Das Schaubild zeigt, dass je niedriger die Temperaturdifferenz ist desto höher die Wärmedämmung wird. Nähere Informationen zur Darstellung erhalten Sie auf Anfrage unter +49 8031 261-2150.
Figure 2: Change in the temperature difference between the outdoor air temperature and air temperature in the space between the sashes with improved heat insulation.
Die Tabelle zeigt in Spalten Quelle und Offene Fläche. Nähere Informationen zur Darstellung erhalten Sie auf Anfrage unter +49 8031 261-2150.
Table 1: Recommendations for the gap dimensions for ventilation
of the space between the two sashes

Principles of construction for reducing the risk of condensate

The critical season for coupled windows is the transition period when atmospheric humidity and temperature of the outdoor climate is subject to relatively quick change. In this case, condensed water within the construction cannot be avoided. However, it can be minimised with the help of constructive measures, which enable the necessary vapour pressure equalisation from the gap in the sash to the outdoor climate. The equalisation always takes place from the location of the higher vapour pressure to that of the lower and thus, generally to the outside.

The simplest opening is that gap on all four sides between both sashes on the outer structural rebate. Recommendations for ventilation of the space between the two sashes are compared in Table 1. DIN EN 6946 specifies a converted gap of ≥ 1.5 mm on all four sides for ventilated air layers. In the calculation standard EN ISO 10077-1, the gap on all four sides is limited to ≤ 3 mm in order to avoid unnecessary air exchange with the outdoor air that degrades the thermal insulation.

In case of integrated sunshade elements, the space between the two sashes gets heated up by absorption of the solar radiation. The heat must get dissipated outside so that the total solar energy transmitted (g value) does not deteriorate with high surface temperatures on the room side and the metal windows do not expand considerably, get deformed and cause damage. If necessary, larger surface areas are necessary here. The function and fitness for use of the construction can be checked easily by a calorimetric measurement, in which all energy and heat flows are recorded and even the surface temperatures can be measured at any point.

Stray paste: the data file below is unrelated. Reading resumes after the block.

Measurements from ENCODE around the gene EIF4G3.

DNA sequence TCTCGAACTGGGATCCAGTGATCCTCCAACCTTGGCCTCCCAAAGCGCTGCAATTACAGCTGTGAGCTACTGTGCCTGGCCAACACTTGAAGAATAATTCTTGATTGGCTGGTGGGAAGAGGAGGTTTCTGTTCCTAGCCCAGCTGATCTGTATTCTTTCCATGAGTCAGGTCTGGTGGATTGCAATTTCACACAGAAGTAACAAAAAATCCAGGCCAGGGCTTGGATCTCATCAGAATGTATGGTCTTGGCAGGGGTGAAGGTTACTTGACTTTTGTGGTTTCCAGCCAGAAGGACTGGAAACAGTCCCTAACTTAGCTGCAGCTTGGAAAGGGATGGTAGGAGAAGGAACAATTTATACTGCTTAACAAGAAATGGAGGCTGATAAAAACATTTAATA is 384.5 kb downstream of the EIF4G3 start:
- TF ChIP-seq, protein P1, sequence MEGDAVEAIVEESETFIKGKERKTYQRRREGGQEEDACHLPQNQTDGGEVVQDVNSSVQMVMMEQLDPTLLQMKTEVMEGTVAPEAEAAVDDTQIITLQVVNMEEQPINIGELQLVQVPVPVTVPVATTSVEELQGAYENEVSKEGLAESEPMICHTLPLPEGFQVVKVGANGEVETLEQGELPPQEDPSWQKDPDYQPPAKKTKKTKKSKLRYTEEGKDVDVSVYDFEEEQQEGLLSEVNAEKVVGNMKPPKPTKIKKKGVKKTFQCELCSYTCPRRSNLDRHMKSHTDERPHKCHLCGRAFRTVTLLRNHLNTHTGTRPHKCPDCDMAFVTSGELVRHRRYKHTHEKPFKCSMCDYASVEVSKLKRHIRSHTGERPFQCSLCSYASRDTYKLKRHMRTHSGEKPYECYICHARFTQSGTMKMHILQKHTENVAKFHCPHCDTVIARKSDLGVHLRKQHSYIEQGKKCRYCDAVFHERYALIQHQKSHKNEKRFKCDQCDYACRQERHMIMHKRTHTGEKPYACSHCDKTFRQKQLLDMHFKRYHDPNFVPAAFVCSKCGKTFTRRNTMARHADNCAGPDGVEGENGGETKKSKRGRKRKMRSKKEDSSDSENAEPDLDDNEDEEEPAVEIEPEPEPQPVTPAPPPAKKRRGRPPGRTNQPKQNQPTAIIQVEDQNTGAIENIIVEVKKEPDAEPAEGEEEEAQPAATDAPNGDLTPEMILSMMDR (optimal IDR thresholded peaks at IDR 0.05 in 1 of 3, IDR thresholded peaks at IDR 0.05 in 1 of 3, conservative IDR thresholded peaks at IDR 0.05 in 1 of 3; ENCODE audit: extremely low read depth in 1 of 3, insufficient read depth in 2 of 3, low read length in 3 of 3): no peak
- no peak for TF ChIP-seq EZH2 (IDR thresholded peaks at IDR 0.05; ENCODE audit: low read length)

A gap on all four sides is difficult to implement if additional requirements such as enhanced sound insulation are specified for the building component. The gap can be replaced with offset drilling holes or with a labyrinth between the space and the outdoor air. However, this leads to the fact that the construction rules for the necessary opening face of a joint on all four sides cannot be applied. The functionality of the vapour pressure equalisation system can be checked only by testing the dew point performance by measuring the temperatures and determining the partial vapour pressures.

Es werden Punkte bei "Eignung der Konstruktion" und "Prüfung Tauwasserverhalten" die das Bewertungsschema von Verbund- und Kastenfenster wiedergibt.
Figure 3: Evaluation scheme for dew point performance of coupled
and double windows

The connection to the room side, in contrast, must necessarily be avoided. In order to ensure functional sealing on the room side, concealed hardware that does not interrupt the sealing level is well suited. Even the most minor leakages lead to failure of the construction; hence, the function of the seal must be checked at the time of production and assembly. Test equipment for determining the air permeability according to EN 1026 is appropriate for this purpose.

Measurement is done with a climatic test rig using the 2-chamber principle, in which the function of the vapour pressure equalisation system is verified. By measuring the values of air temperature and humidity in the space between the two sashes, the partial pressures of water vapour can be determined. You can assume formation of condensed water as soon as the dew point temperature has been undershot. This is also identified and documented with visual assessment.